It seems curious to see an established author moving into Indie publishing. With her name well known, it seems a profitable move, though the lady is cautiously hedging her bets by keeping a foot in all publishing camps!

With more than 70000 e-book titles, an author needs some sort of label as a beacon to attract readers, otherwise they will be lost in 'The Tsunami of crap'. Golden Heart finalist is a good one.

I like the faster turnaround for series, but would never want to sacrifice quantity for quality.

quantum said...

Drat. Another error. please switch quality and quantity! LOL

Terri Osburn said...

Hellie - I still cling to the day I might at least be skinnier and have my teeth fixed. The dream is still alive. LOL!

Q - We knew what you meant. I should be clear and say I'm not knocking anyone else's quality. That is purely a selfish concern. I sold a book I worked on for a very long time and now I have to sell one I've barely worked on. Just seems odd.

Thanks for the blog link. I'll check it out. More and more authors are taking control of their careers with the self-publishing opportunities now.

Elisabeth Naughton posted a very honest and interesting blog about her venture from traditional to indie publishing.

http://www.elisabethnaughton.com/2013/04/06/self-publishing-1/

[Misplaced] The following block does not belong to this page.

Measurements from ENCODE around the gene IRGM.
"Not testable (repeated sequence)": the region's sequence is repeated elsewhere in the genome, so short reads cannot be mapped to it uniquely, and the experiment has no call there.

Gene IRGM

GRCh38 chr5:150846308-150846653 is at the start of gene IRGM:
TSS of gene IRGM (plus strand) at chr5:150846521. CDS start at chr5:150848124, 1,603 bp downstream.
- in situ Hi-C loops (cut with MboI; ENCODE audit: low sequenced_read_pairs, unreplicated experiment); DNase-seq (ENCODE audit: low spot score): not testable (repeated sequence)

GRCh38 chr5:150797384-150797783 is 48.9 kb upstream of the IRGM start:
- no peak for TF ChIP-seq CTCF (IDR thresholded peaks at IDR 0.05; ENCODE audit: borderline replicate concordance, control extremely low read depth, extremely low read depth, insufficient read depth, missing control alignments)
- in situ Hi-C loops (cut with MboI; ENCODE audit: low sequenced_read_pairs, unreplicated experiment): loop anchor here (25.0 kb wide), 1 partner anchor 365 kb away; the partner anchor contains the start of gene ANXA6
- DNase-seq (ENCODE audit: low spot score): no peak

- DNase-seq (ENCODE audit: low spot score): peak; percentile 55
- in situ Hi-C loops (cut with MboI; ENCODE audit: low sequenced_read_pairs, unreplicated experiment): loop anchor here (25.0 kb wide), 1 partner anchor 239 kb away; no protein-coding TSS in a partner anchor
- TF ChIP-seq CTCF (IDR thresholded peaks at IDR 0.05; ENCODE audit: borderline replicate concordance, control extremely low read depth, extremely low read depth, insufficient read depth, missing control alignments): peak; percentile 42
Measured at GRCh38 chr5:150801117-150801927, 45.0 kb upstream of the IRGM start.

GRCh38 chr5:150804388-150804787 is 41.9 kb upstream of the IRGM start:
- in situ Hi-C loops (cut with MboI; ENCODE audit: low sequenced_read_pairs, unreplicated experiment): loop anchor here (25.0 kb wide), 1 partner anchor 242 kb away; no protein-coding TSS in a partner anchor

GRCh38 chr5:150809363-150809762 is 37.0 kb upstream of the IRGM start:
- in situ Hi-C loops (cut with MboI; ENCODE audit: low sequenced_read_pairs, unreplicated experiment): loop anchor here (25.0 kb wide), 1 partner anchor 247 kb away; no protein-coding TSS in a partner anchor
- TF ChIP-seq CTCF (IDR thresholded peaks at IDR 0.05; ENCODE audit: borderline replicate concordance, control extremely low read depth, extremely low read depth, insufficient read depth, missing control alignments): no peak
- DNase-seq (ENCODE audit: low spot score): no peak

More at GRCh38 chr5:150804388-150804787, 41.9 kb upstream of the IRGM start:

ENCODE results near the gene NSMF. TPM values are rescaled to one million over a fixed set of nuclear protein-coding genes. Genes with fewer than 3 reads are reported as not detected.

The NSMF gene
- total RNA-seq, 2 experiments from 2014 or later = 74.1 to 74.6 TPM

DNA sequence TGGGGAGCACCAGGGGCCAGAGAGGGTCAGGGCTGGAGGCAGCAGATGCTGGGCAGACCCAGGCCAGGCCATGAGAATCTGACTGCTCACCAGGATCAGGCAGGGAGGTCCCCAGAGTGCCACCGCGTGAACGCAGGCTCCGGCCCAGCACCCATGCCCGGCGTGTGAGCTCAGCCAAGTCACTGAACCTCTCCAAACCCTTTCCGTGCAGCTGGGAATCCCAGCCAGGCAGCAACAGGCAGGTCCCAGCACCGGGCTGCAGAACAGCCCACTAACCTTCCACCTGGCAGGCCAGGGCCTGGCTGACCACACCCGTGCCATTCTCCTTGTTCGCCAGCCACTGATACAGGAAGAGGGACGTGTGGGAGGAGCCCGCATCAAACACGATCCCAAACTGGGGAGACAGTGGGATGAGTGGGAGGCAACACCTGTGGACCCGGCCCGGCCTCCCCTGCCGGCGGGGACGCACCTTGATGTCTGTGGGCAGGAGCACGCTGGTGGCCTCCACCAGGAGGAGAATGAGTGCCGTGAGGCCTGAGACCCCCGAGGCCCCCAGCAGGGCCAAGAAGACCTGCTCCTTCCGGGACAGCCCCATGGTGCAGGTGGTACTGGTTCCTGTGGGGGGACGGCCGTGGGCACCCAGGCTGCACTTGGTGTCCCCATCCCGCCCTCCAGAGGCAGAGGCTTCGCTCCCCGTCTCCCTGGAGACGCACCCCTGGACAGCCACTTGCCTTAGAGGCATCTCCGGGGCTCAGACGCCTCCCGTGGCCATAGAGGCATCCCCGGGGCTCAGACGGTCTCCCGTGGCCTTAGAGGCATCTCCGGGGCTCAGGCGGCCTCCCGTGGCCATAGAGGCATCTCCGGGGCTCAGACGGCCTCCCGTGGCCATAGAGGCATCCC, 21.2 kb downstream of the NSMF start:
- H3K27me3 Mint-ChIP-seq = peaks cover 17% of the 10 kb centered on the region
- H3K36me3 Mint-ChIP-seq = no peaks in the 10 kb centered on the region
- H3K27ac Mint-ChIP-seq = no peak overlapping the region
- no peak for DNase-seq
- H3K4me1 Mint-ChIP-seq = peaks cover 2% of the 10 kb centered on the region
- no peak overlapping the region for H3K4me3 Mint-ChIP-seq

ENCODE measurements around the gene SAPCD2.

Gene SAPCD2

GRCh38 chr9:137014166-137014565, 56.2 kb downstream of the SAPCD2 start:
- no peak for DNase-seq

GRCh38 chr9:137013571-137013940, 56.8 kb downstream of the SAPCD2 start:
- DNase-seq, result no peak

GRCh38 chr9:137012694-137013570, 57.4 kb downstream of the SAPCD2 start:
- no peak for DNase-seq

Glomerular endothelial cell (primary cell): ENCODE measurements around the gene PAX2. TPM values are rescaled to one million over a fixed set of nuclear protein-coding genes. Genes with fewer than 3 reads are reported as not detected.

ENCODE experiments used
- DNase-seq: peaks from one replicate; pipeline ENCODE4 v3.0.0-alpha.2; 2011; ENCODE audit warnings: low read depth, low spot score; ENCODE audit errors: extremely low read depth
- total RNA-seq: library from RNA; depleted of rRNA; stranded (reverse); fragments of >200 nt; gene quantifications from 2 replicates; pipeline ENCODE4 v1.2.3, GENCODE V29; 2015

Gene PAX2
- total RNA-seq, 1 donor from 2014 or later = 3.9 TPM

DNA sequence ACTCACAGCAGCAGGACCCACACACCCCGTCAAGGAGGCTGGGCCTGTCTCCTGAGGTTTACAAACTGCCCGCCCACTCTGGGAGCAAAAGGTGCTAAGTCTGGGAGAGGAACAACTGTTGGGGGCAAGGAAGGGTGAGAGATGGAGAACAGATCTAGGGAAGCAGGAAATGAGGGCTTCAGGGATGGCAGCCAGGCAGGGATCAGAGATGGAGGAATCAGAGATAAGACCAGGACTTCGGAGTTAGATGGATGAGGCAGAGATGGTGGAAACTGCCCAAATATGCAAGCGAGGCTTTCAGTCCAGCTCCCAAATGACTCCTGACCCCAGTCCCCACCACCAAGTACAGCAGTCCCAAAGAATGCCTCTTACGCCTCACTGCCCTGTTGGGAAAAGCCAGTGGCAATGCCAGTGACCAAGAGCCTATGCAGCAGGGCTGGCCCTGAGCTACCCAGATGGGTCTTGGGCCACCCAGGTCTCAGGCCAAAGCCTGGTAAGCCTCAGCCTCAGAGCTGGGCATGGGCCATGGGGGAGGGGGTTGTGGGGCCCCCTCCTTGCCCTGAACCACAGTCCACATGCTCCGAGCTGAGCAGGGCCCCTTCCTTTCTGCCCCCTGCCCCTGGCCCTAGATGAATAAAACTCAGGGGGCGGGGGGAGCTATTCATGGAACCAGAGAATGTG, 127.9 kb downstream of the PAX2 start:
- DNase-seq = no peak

Janga said...

Somebody posted a cartoon on FB a while back that showed writers at every stage envying the writer at a different stage. It was funny, and I suspect it also held a lot of truth.

Since I seem to be more productive when I work with an externally imposed deadline, I tell myself I'd write more if I had a contract. But that may be just another of my self-delusions. I think we all have a pace that works best for us, but sometimes reality demands adjustments. I've seen the quality of work decline for some beloved writers. I may think it's because they are writing too quickly or are scattered in too many directions, but I can't know that. Nora Roberts certainly offers ample evidence that quality and quantity are not mutually exclusive. A bit more up close and personal, I'm awed by the number of good books Maggie Robinson has produced in a relatively brief career. But I also am amazed by Joanna Bourne who produces one book a year and does it brilliantly. As with most things to do with writing, different things work best for different writers.

Terri Osburn said...

Excellent examples, Janga. I guess I'm looking from the view of someone just creeping through the curtain. I don't have the luxury of power a Joanna Bourne holds. She's beyond brilliant and worth waiting for. I, on the other hand, am not. LOL! At least not yet.